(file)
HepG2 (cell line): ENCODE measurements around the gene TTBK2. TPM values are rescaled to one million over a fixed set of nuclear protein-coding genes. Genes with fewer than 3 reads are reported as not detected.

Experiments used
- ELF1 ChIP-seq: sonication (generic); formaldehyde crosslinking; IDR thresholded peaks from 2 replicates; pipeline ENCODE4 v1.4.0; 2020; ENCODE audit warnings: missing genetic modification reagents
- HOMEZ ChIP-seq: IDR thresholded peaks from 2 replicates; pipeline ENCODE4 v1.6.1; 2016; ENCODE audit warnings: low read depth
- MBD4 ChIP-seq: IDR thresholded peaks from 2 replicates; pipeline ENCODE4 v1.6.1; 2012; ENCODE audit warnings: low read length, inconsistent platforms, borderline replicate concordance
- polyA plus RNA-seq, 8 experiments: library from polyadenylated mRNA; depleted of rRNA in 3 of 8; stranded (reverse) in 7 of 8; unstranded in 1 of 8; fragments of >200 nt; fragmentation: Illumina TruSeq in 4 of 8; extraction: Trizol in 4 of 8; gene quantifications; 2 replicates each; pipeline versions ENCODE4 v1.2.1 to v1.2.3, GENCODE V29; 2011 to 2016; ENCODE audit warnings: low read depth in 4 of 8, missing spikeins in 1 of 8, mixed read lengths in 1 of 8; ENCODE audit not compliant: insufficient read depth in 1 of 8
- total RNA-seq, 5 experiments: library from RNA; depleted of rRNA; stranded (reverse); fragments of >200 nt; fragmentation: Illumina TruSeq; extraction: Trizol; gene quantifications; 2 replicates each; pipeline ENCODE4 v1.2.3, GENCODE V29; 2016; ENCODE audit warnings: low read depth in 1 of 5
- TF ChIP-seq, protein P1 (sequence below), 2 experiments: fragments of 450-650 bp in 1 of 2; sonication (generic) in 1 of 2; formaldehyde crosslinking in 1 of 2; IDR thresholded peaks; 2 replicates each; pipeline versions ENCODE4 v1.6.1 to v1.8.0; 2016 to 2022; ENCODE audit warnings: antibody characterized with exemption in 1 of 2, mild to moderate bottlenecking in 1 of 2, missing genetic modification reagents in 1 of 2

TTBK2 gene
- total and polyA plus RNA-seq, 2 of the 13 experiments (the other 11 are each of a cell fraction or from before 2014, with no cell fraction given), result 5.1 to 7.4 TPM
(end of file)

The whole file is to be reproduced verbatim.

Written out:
HepG2 (cell line): ENCODE measurements around the gene TTBK2. TPM values are rescaled to one million over a fixed set of nuclear protein-coding genes. Genes with fewer than 3 reads are reported as not detected.

Experiments used
- ELF1 ChIP-seq: sonication (generic); formaldehyde crosslinking; IDR thresholded peaks from 2 replicates; pipeline ENCODE4 v1.4.0; 2020; ENCODE audit warnings: missing genetic modification reagents
- HOMEZ ChIP-seq: IDR thresholded peaks from 2 replicates; pipeline ENCODE4 v1.6.1; 2016; ENCODE audit warnings: low read depth
- MBD4 ChIP-seq: IDR thresholded peaks from 2 replicates; pipeline ENCODE4 v1.6.1; 2012; ENCODE audit warnings: low read length, inconsistent platforms, borderline replicate concordance
- polyA plus RNA-seq, 8 experiments: library from polyadenylated mRNA; depleted of rRNA in 3 of 8; stranded (reverse) in 7 of 8; unstranded in 1 of 8; fragments of >200 nt; fragmentation: Illumina TruSeq in 4 of 8; extraction: Trizol in 4 of 8; gene quantifications; 2 replicates each; pipeline versions ENCODE4 v1.2.1 to v1.2.3, GENCODE V29; 2011 to 2016; ENCODE audit warnings: low read depth in 4 of 8, missing spikeins in 1 of 8, mixed read lengths in 1 of 8; ENCODE audit not compliant: insufficient read depth in 1 of 8
- total RNA-seq, 5 experiments: library from RNA; depleted of rRNA; stranded (reverse); fragments of >200 nt; fragmentation: Illumina TruSeq; extraction: Trizol; gene quantifications; 2 replicates each; pipeline ENCODE4 v1.2.3, GENCODE V29; 2016; ENCODE audit warnings: low read depth in 1 of 5
- TF ChIP-seq, protein P1 (sequence below), 2 experiments: fragments of 450-650 bp in 1 of 2; sonication (generic) in 1 of 2; formaldehyde crosslinking in 1 of 2; IDR thresholded peaks; 2 replicates each; pipeline versions ENCODE4 v1.6.1 to v1.8.0; 2016 to 2022; ENCODE audit warnings: antibody characterized with exemption in 1 of 2, mild to moderate bottlenecking in 1 of 2, missing genetic modification reagents in 1 of 2

TTBK2 gene
- total and polyA plus RNA-seq, 2 of the 13 experiments (the other 11 are each of a cell fraction or from before 2014, with no cell fraction given), result 5.1 to 7.4 TPM